Mary Dejevsky

One of the country’s most respected commentators on Russia, the EU and the US, Mary Dejevsky has worked as a foreign correspondent all over the world, including Washington, Paris and Moscow. She is now the chief editorial writer and a columnist at The Independent and regularly appears on radio and television. She is an Honorary Research Fellow at the University of Buckingham.

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The proliferation of skyscrapers in the capital is getting completely out of hand

This is no way to treat the London skyline

More than anti-EU, Nigel Farage is anti-establishment – and that’s where his real appeal lies

After these debates with Nick Clegg, the Ukip leader has to be taken seriously

Russia's President Vladimir Putin, pictured attending the closing ceremony of the Sochi Paralympic games on 16 March. The leader has given his approval to a draft treaty annexing the Crimean peninsula

The silver-bullet solution to the Crimean crisis is clear: work together with Moscow, for our benefit and for that of Ukraine

The Western objection will be that Russia should not be rewarded for bad behaviour

Russian President Vladimir Putin speaks at a government meeting at the Kremlin in Moscow on 24 March, 2014

Ukraine crisis: Strong words, but diplomacy is bound to follow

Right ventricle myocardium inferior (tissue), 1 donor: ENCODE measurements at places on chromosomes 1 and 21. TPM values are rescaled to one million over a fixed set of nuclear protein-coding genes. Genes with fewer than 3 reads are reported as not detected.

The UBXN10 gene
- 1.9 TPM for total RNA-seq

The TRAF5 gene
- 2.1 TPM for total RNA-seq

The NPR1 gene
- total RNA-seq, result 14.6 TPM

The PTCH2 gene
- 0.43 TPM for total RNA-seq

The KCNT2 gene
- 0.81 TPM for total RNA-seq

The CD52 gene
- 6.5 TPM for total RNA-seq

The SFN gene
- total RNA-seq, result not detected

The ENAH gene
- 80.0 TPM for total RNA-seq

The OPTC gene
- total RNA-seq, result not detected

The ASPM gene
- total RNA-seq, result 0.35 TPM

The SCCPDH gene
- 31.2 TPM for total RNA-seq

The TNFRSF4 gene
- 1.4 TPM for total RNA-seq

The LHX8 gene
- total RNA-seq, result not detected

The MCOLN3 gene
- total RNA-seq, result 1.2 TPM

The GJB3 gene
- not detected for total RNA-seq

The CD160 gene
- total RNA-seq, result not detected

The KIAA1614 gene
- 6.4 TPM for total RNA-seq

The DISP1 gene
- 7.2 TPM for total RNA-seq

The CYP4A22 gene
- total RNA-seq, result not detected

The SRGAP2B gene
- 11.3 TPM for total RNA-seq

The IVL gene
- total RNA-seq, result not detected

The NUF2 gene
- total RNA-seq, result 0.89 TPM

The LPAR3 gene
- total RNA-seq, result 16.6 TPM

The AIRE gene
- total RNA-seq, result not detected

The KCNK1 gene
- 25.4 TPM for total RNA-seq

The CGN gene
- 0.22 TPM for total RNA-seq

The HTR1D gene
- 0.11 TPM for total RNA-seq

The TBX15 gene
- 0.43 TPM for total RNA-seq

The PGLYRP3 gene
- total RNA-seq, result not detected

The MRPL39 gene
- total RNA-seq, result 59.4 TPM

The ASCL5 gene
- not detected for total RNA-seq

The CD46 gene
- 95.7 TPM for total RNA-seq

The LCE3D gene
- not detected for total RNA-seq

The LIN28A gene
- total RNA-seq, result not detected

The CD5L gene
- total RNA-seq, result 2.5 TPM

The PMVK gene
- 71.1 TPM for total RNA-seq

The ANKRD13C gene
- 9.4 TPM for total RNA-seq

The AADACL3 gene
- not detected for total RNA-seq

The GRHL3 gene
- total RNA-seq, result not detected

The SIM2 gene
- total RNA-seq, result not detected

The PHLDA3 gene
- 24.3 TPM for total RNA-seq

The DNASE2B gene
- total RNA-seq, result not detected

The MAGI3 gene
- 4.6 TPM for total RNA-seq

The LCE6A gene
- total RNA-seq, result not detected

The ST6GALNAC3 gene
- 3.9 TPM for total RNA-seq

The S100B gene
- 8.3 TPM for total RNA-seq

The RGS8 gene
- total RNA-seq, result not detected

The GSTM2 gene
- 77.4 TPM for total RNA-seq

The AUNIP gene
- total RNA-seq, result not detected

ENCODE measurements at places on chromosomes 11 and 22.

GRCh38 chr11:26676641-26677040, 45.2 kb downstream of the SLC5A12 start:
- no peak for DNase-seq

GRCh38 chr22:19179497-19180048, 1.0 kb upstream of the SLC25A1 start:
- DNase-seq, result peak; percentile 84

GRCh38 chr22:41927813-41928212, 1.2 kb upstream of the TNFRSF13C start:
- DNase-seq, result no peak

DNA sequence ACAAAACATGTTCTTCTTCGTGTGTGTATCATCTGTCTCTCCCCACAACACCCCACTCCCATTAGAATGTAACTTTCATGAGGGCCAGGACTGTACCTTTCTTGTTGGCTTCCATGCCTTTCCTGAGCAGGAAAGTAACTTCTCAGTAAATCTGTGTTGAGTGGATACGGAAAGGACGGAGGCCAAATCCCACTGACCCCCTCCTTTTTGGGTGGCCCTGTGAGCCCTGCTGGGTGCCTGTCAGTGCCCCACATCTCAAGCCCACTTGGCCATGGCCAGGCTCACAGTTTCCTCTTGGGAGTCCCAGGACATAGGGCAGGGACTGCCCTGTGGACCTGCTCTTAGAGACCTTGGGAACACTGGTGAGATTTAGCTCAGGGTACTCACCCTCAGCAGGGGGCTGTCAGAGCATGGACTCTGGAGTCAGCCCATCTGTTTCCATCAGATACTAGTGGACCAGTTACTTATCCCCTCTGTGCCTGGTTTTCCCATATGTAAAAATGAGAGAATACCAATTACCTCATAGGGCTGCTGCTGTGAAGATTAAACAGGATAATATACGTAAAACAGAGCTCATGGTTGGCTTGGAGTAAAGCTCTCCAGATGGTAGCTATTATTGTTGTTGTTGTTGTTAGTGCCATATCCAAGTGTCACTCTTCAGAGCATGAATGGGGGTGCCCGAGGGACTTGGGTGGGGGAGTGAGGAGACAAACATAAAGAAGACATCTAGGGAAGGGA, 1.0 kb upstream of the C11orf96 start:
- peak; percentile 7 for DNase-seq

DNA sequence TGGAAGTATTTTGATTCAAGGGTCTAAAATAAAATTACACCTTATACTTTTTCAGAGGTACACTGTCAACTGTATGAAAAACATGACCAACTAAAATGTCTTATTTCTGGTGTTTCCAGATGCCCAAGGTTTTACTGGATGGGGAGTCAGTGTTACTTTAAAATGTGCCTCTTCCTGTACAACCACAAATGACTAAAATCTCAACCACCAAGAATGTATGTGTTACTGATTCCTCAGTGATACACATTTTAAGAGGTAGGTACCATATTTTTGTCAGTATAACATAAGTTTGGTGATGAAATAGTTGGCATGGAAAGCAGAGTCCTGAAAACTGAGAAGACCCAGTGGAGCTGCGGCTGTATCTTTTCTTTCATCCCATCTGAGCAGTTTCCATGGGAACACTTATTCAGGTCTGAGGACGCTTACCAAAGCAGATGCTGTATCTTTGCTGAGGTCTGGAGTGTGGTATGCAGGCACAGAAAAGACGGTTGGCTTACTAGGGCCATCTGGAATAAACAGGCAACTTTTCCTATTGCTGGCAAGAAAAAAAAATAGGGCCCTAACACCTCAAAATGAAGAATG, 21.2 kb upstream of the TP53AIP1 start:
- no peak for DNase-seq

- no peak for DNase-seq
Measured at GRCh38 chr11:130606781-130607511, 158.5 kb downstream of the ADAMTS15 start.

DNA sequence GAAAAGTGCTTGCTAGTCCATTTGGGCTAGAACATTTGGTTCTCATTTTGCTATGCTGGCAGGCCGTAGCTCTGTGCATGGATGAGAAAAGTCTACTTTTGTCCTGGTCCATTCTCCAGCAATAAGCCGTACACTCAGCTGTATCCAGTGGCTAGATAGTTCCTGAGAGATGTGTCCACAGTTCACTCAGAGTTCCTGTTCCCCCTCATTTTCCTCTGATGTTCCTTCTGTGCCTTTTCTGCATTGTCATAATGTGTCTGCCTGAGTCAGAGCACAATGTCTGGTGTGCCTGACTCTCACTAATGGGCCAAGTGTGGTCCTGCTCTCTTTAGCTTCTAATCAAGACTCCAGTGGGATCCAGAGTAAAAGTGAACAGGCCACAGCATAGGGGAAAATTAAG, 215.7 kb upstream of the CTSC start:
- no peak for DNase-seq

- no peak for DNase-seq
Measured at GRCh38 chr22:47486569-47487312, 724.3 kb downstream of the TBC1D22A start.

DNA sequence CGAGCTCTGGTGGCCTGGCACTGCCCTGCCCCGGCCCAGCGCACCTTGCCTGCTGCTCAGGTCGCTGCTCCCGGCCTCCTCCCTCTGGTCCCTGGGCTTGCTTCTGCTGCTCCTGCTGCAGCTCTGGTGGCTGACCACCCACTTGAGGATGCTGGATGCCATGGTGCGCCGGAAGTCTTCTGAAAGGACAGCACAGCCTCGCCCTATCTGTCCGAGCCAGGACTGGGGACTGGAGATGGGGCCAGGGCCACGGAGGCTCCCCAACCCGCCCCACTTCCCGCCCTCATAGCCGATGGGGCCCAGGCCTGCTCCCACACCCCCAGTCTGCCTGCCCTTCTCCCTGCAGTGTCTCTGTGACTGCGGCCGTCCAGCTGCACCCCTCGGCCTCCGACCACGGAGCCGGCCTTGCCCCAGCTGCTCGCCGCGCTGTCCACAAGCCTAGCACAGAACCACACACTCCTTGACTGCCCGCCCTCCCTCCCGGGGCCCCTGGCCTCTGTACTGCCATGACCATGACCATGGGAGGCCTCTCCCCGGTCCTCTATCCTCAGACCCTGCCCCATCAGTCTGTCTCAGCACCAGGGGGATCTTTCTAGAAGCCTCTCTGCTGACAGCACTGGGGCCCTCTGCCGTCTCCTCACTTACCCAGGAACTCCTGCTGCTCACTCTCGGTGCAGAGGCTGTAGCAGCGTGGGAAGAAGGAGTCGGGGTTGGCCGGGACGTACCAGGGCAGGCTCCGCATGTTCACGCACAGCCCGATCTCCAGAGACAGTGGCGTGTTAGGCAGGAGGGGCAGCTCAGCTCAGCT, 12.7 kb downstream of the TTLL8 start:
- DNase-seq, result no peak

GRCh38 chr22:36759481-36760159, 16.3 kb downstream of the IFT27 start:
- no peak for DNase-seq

Crimea is the prize of Putin’s presidency. There is no chance he will give it up

Macho world of men and motors has had its day

Time was when the only place you would find a woman at a motor show was trailed over the bonnet of the latest sports car wearing not very much. Those days are – mostly – gone.

George Osborne described the changes as 'the most far-reaching reform to the taxation of pensions since the regime was introduced in 1921'

Let’s celebrate the Chancellor’s bravery on pensions – now
perhaps the Government can tackle other mighty vested interests

The new system means care costs for older people may be lower than feared

Crimea crisis: We're constantly spitting venom at Russia, but lack a bite to scare the Kremlin

Hague’s rhetoric is in direct proportion to the UK’s incapacity, or unwillingness, to act

President Vladimir Putin addresses the Federation Council in Moscow's Kremlin

President Putin finds his legacy in the fallout from Crimea

In his 14 years at the top of Russian politics, Vladimir Putin has become a past master at the set-piece occasion. But his speech to an enraptured audience from both houses of the Russian parliament in the Kremlin’s St George’s Hall may go down at home as his finest hour. Indeed, it may come to be what he and his presidency are remembered for.

For Putin, sanctions could be a price worth paying in exchange for the Crimea

Is there a possibility that the voters could spring a surprise? A slender one

Three cheers for the marriage tax break

Not because it rewards traditional relationships, because it means less child poverty

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